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A lesson in hoodwinking people

12 February, 2021

Canopy: view of the trees from a Dixon Clark Court flat

• BEFORE Diarmaid Ward is allowed to bask any more in a self-righteous glow over his council housing and pseudo-green credentials, we need to consider providing “fact checks” under some of the statements issuing from the councillor.

Just because he currently has a desk in the town hall should not provide him with a licence to disseminate disinformation.

It has already been established on these pages that Labour councillors and planning officers cooked up a brew of contentious – and one might say fake – statistics to cheat the existing occupants of Dixon Clark Court into thinking that the housing development on their site would deliver an increase in “green space” of “100sq m”; although the residents knew their beautiful communal garden at the back of the site (716 sq m) would be built over and replaced by a smaller (310 sq m) garden closer to the main road.

Two eminent and independent architects in the pages of the Tribune have proved the council’s 100sq m figure to be a misrepresentation of the facts, which are that open space available to Dixon Clark Court residents will actually be reduced by 34 per cent, and for an increase of population of 65 per cent.

The council pulled off this trick by arbitrarily creating a new category: “usable green space”, by means of which they dismissed much of the existing open space around the Dixon Clark Court tower as “unusable”, and therefore removed from calculations of lost space.

Actually it is perfectly usable space, which years ago the council could have upgraded in terms of its environmental benefit, especially as the ownership of cars has declined and so the need for hard standing space.

So let us just draw a breath as we await the chain-saws moving in on the heels of the bailiffs to cut down those seven precious mature trees, and consider why Cllr Ward is having to sit behind his desk “disheartened” (as he says) about protesters holding up the building of 25 council homes and a private block.

These people have been brave enough to face down the freezing weather and multiple discomforts of the occupation to try to save these trees, and prevent the council ramming the final nail in the coffin of the environment of Highbury Corner.

But let’s be clear. There would be no protesters on the site and the trees might or, more probably, might not be gone if the council had ever engaged in genuine consultation and dialogue rather than using concerted, underhand, and covert methods to try to hoodwink the local population about the realities of their scheme for Dixon Clark Court.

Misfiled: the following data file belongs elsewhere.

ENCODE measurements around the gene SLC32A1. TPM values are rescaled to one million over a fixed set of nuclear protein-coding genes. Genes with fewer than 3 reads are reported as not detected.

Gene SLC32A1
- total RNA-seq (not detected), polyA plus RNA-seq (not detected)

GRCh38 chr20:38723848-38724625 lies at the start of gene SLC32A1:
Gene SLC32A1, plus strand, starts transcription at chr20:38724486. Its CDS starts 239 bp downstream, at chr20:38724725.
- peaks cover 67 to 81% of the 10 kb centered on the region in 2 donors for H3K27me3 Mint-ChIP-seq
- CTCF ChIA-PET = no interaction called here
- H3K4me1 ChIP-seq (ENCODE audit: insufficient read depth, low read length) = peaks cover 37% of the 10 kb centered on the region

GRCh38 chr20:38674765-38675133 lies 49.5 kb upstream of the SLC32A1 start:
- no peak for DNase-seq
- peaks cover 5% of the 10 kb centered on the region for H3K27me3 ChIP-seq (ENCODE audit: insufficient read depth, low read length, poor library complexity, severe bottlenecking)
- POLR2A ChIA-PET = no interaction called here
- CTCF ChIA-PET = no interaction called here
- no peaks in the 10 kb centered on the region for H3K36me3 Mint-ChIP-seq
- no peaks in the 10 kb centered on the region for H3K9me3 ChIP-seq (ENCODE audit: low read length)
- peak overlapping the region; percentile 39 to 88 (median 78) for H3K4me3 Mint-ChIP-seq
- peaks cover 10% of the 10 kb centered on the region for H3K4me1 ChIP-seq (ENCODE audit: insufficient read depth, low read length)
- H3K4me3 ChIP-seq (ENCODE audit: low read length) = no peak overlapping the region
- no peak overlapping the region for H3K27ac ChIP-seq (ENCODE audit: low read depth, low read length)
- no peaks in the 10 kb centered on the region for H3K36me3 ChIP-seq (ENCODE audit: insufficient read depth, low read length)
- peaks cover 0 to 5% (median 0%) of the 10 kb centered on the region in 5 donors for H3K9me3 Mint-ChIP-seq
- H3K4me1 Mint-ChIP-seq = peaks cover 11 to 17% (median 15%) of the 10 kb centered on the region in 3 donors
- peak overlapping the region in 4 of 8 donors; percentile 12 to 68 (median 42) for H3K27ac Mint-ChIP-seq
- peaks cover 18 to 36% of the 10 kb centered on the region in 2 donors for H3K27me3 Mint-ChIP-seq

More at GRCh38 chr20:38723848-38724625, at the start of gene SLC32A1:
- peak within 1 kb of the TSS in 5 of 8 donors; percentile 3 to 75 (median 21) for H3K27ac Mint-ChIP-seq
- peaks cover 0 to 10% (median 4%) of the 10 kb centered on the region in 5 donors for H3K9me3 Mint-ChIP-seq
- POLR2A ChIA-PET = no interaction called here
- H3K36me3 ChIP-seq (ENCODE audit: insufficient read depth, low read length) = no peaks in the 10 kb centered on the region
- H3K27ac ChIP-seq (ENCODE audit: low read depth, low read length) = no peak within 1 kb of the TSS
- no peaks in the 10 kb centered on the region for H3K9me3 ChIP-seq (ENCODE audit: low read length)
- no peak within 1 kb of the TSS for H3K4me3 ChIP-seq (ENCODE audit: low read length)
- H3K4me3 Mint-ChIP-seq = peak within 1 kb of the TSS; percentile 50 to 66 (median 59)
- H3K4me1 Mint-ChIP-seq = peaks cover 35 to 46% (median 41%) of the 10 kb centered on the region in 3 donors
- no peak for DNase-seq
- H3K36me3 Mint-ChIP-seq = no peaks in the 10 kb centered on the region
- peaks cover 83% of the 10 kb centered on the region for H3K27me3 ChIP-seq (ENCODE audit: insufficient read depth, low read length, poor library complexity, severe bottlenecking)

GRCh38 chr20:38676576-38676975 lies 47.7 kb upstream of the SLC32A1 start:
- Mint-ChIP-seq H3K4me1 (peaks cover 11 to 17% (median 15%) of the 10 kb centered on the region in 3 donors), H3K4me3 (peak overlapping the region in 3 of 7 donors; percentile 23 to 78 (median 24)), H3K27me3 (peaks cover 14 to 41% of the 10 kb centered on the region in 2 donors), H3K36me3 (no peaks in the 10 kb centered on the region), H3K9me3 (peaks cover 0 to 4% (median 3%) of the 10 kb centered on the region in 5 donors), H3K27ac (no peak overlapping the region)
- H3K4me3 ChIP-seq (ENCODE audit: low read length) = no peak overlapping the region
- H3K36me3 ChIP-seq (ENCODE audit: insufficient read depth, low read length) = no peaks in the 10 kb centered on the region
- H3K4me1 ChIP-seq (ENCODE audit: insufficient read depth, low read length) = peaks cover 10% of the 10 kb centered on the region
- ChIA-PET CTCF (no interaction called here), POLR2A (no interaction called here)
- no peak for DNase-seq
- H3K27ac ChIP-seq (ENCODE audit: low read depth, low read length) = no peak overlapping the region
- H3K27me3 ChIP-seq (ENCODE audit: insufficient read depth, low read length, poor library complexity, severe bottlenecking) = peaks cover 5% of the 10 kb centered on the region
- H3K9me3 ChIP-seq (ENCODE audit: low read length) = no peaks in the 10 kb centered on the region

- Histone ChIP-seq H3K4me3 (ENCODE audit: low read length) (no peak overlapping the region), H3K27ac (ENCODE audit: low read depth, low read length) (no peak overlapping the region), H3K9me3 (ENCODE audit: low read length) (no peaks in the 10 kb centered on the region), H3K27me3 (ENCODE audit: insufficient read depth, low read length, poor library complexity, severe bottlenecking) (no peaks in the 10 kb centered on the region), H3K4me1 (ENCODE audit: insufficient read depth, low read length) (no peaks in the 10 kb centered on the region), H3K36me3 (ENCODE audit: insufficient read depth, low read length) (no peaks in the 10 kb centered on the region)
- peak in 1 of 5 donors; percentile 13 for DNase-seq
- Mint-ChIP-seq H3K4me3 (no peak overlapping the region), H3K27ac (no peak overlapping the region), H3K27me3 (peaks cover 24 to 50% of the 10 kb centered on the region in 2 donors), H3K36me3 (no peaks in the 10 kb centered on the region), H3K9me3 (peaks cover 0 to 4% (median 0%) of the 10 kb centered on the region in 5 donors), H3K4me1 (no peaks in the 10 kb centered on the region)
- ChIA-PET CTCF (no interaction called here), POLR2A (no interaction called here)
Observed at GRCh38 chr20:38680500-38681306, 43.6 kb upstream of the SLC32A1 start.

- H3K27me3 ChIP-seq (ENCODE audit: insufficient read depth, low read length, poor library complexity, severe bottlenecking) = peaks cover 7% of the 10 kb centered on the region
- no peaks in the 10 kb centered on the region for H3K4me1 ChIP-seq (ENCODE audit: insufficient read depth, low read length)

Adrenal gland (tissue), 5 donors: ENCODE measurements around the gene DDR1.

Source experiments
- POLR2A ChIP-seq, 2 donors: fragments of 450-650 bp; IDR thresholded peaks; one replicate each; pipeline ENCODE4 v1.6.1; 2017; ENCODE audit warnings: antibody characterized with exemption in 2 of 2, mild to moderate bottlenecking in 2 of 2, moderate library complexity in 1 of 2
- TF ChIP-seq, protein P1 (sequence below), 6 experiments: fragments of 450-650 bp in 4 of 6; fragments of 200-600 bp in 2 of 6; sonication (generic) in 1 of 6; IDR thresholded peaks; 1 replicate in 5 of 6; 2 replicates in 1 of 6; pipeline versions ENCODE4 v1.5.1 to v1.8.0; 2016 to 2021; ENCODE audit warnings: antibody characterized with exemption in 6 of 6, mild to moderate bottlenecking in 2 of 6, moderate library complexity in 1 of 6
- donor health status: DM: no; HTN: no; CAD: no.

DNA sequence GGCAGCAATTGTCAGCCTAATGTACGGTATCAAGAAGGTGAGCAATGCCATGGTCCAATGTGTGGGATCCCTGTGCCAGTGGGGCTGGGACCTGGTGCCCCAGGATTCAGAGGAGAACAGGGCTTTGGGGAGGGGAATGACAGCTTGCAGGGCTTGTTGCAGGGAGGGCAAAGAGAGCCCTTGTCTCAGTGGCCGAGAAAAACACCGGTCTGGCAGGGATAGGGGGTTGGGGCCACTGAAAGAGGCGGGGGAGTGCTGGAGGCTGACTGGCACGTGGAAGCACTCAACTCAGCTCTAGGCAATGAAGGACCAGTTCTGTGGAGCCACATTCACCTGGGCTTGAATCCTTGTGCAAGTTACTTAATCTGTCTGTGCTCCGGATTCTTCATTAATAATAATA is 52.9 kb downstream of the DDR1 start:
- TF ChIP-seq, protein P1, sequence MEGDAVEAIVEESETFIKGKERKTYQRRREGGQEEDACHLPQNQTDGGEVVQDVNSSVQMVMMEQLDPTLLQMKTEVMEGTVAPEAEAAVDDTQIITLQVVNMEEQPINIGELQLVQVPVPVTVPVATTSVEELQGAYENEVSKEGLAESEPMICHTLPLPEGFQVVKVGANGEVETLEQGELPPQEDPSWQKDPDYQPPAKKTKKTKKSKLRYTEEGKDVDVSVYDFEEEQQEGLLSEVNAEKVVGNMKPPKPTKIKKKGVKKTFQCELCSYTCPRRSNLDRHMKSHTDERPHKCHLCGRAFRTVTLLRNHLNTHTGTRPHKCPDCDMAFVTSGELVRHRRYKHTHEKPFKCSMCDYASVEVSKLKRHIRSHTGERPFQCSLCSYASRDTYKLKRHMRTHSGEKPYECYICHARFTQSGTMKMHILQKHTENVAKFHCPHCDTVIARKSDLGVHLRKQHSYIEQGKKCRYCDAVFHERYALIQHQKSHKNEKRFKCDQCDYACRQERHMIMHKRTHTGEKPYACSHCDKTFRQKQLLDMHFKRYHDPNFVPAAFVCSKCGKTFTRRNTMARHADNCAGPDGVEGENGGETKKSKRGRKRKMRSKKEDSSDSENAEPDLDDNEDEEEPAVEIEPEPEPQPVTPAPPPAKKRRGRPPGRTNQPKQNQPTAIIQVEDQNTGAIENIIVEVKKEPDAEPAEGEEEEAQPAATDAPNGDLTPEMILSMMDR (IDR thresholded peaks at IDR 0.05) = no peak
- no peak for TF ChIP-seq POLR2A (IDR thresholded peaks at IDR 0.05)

They did this by:

1) hiding (in June 2018) their intended felling of the seven trees from their maps of the future layout of Highbury Corner, and so from public scrutiny;

2) by excising any mention of this tree-felling from the environmental impact assessment on Highbury Corner, (for which it was obviously relevant with 17 trees and about a third of the green space already consigned for destruction in that scheme); nor is there any mention of the Dixon Clark Court trees in the Highbury Corner planning document; except that

3) in both documents Dixon Clark Court is usefully found to be “separated by a green buffer with mature trees along the street frontage”; as there will now be a four-lane highway in front of the tower this was spun as a good thing but, of course, there is no mention that almost half of that green buffer is now going to be removed;

4) most insultingly to the residents of Dixon Clark Court, while claiming their green space would be increased when it will be substantially reduced, the council then ignored the tenants’ representations via Savills of their serious concerns about the development; and

5) advice was also ignored from the council’s own appointed design review panel, that more careful consideration should be given to the impact of the development for the current residents of Dixon Clark Court, and to integrating the development with the planned Highbury Corner restructuring, neither of which stipulations (as we’ve seen) were acted upon.

And that is why we are where we are: with occupations, expensive legal and eviction actions added to our council tax bills, and now no hope at all that sanity might prevail and some compromise found to relocate the private block and save those trees for the mental and physical health of the neighbourhood and Islington.

Had Cllr Ward and his fellows really been so interested in delivering the public good, where would be the necessity for all this subterfuge and fake figures? But can the Tribune please refrain from continuing to publish them as though they were true?

Compton Terrace, N1


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